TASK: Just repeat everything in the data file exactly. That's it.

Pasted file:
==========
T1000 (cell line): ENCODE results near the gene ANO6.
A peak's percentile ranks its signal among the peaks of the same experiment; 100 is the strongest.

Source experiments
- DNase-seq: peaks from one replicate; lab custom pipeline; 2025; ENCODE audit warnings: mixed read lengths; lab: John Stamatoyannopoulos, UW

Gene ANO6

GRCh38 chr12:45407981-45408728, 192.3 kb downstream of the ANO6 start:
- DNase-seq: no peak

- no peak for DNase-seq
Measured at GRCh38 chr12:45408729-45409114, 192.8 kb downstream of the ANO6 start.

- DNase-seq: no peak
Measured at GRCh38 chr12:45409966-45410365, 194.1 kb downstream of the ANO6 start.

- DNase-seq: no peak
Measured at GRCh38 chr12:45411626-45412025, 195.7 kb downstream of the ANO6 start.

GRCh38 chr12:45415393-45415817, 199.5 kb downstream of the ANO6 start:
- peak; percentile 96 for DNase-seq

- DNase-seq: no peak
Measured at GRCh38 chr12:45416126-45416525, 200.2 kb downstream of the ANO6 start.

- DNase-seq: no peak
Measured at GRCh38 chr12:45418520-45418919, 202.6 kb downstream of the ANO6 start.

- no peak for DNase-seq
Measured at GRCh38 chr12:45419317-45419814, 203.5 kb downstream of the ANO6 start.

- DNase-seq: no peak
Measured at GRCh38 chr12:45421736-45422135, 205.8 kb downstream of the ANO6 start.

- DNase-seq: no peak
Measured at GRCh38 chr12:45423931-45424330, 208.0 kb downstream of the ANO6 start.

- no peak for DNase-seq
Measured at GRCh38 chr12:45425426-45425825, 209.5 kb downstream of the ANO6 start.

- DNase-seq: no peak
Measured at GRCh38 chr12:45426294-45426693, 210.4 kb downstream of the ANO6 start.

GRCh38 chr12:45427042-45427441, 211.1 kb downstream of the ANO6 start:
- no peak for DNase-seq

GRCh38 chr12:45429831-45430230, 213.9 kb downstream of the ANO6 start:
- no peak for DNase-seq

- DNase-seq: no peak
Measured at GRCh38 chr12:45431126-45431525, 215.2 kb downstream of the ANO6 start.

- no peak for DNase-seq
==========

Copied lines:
T1000 (cell line): ENCODE results near the gene ANO6.
A peak's percentile ranks its signal among the peaks of the same experiment; 100 is the strongest.

Source experiments
- DNase-seq: peaks from one replicate; lab custom pipeline; 2025; ENCODE audit warnings: mixed read lengths; lab: John Stamatoyannopoulos, UW

Gene ANO6

GRCh38 chr12:45407981-45408728, 192.3 kb downstream of the ANO6 start:
- DNase-seq: no peak

- no peak for DNase-seq
Measured at GRCh38 chr12:45408729-45409114, 192.8 kb downstream of the ANO6 start.

- DNase-seq: no peak
Measured at GRCh38 chr12:45409966-45410365, 194.1 kb downstream of the ANO6 start.

- DNase-seq: no peak
Measured at GRCh38 chr12:45411626-45412025, 195.7 kb downstream of the ANO6 start.

GRCh38 chr12:45415393-45415817, 199.5 kb downstream of the ANO6 start:
- peak; percentile 96 for DNase-seq

- DNase-seq: no peak
Measured at GRCh38 chr12:45416126-45416525, 200.2 kb downstream of the ANO6 start.

- DNase-seq: no peak
Measured at GRCh38 chr12:45418520-45418919, 202.6 kb downstream of the ANO6 start.

- no peak for DNase-seq
Measured at GRCh38 chr12:45419317-45419814, 203.5 kb downstream of the ANO6 start.

- DNase-seq: no peak
Measured at GRCh38 chr12:45421736-45422135, 205.8 kb downstream of the ANO6 start.

- DNase-seq: no peak
Measured at GRCh38 chr12:45423931-45424330, 208.0 kb downstream of the ANO6 start.

- no peak for DNase-seq
Measured at GRCh38 chr12:45425426-45425825, 209.5 kb downstream of the ANO6 start.

- DNase-seq: no peak
Measured at GRCh38 chr12:45426294-45426693, 210.4 kb downstream of the ANO6 start.

GRCh38 chr12:45427042-45427441, 211.1 kb downstream of the ANO6 start:
- no peak for DNase-seq

GRCh38 chr12:45429831-45430230, 213.9 kb downstream of the ANO6 start:
- no peak for DNase-seq

- DNase-seq: no peak
Measured at GRCh38 chr12:45431126-45431525, 215.2 kb downstream of the ANO6 start.

- no peak for DNase-seq